The Master Plan of Evangelism is a book written by Robert E. Coleman back in the 1960s. Remarkably, over 3.5 million copies have been sold. And it was a wise purchase in every case!
Perhaps, given the current understanding of the word “evangelism”, it would be better to substitute the word “discipleship”. That is because we think of evangelism as a narrow range of activities connected with getting people started on their Christian journey. But Coleman has a broader life scope than that. We usually think of that full scope of leading others to grow over a lifetime as “discipleship.” Coleman starts at the beginning but delineates how Jesus worked with the whole of life in mind.
Jesus was present with his disciples. He concentrated on a few in order to reach the many.
For Jesus, men were his method. He concentrated on a few who were willing to learn while at the same time not neglecting the masses. He took the initiative to invite them to follow.
He stayed with the ones he chose and invested time with them knowing that it takes time to see change.
Jesus required obedience of those who followed. Few were willing to look at the cost and pay the price to learn from Jesus’ example.
Jesus gave himself away and demonstrated the compulsion of reaching the lost. He promised the Holy Spirit to supply comfort after he was gone to keep the disciples going.
Jesus showed his disciples how to live. He demonstrated how to teach naturally and without a formal context. He set an example in prayer and using the Scriptures as he placed the emphasis on soul winning.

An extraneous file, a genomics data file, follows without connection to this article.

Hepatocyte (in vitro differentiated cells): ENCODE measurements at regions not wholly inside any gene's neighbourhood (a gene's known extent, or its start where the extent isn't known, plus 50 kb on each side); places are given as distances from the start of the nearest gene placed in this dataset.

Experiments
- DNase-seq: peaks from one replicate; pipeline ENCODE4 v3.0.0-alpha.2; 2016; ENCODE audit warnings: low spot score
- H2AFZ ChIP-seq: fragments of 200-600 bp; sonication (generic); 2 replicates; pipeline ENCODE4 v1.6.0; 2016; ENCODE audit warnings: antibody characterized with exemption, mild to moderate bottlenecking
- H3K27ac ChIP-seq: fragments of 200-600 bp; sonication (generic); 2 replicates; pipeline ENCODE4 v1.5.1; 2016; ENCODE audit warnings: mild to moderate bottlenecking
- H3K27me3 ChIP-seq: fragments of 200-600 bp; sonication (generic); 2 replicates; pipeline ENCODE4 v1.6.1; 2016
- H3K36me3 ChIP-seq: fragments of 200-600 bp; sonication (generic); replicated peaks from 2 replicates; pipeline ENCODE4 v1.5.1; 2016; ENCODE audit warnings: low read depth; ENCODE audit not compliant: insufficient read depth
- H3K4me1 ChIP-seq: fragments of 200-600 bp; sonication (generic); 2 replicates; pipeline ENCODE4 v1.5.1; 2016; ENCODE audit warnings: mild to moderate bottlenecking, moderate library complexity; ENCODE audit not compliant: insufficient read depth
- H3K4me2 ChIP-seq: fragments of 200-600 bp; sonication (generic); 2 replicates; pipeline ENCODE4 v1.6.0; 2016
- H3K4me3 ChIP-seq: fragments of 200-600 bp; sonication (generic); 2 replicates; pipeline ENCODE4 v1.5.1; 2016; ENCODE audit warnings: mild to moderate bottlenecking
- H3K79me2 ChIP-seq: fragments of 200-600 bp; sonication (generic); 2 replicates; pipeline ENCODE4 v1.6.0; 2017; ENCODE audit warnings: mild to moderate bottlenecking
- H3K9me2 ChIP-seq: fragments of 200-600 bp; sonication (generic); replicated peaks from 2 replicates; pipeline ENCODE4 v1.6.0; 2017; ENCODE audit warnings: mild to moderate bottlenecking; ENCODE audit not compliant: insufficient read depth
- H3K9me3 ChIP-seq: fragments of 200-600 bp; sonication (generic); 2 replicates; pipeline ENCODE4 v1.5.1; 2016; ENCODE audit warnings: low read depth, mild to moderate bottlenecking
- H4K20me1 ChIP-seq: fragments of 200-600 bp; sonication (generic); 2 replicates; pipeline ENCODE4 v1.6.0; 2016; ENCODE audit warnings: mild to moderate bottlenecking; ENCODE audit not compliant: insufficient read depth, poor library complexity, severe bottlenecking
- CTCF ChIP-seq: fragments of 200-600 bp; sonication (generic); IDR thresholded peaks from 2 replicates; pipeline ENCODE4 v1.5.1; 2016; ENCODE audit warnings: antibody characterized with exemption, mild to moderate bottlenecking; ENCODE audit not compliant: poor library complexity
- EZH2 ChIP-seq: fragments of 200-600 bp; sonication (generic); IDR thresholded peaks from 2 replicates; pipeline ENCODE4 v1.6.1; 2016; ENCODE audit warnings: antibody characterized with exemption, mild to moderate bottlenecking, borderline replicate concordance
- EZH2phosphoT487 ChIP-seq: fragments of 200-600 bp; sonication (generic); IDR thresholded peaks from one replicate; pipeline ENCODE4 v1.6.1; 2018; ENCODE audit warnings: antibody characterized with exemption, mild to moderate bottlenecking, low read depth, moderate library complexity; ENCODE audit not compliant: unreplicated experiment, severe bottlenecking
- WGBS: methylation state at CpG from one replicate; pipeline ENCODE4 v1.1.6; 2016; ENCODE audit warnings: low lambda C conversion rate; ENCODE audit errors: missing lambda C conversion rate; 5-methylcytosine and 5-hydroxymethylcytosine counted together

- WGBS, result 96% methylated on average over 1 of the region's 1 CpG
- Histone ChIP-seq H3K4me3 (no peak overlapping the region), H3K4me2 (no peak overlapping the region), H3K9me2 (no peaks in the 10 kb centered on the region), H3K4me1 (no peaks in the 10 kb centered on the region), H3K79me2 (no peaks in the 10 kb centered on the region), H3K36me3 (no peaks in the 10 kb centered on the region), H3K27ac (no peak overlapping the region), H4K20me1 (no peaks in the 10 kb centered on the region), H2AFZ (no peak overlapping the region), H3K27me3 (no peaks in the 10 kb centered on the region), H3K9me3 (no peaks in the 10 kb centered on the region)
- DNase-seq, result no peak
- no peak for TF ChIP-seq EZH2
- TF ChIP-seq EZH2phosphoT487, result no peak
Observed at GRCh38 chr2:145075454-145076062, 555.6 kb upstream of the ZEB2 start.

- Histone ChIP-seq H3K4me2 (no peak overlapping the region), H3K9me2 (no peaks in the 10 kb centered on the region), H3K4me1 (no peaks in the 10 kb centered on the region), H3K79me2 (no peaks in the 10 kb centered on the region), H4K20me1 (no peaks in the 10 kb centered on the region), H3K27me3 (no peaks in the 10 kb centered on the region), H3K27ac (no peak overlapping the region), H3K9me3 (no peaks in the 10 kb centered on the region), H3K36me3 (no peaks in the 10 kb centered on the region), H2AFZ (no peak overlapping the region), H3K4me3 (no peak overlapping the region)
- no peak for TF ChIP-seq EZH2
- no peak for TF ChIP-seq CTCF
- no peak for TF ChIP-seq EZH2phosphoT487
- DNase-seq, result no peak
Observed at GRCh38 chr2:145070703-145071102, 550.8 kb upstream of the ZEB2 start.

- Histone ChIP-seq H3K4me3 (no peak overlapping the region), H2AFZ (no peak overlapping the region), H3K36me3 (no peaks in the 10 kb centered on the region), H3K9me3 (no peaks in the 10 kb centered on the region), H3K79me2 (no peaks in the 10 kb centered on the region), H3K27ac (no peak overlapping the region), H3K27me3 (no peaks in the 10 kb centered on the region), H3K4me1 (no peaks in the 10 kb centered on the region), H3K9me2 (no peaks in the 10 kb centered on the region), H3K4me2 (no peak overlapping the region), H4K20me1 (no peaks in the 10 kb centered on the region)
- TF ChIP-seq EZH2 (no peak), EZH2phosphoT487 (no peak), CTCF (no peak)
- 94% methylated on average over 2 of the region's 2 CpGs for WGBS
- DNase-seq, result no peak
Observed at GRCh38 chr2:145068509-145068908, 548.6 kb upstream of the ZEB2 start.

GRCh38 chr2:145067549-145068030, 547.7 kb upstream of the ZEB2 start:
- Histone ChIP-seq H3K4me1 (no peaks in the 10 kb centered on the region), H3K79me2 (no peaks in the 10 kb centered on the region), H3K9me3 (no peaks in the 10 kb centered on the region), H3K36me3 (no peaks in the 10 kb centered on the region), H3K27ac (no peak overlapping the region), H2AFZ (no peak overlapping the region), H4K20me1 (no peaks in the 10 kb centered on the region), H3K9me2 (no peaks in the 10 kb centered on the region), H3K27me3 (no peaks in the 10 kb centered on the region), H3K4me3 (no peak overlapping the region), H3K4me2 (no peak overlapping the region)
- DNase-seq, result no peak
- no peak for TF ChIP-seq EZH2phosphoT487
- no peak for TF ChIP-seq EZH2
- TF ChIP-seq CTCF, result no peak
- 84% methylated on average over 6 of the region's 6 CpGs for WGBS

Jesus assigned them work to do in evangelism. He gave them a briefing before they went out and told them to expect hardship. He sent them out in teams of two and expected the 70 to carry the global load.
Jesus checked up on the disciples he sent and gave continuous review and fine-tuning. He taught the necessity of exercising patient as they worked for a clear vision of the harvest.
Jesus expected his disciples to get results. This would not be a futile exercise if they stayed faithful to the mission. There would be no shortcuts.
That is the pattern espoused in the book. It is clearly stated. And Coleman backs up his ideas with 444 Bible references from the New Testament.
So with that pattern, explanation, and exposition over nearly 60 years how are we doing? You can see by the math that if each book on a shelf turned into an average of four each there would be many millions of new leaders developed. Is it fair to ask, “What has gone wrong?” To be more specific, “Which step in this chain of development is the weakest? Where do things break down most often?”
I have my personal observations. What are yours?
I see this as a pyramid starting at the beginning (Step 0) with a narrowing at each slab moving up the pyramid to the final top slab at Step 8. Each slab depends on the width of the one below. Therefore, for example, one can only provide supervision to those to whom tasks have been delegated. And it is a sad reality that we can expect fallout as people fade away and won’t accept the supervision supplied.
Is that level of dropout the greatest or is there some other that we need to focus on first? Think about that. Then create a plan for how you will be part of the solution and not perpetuate the problem.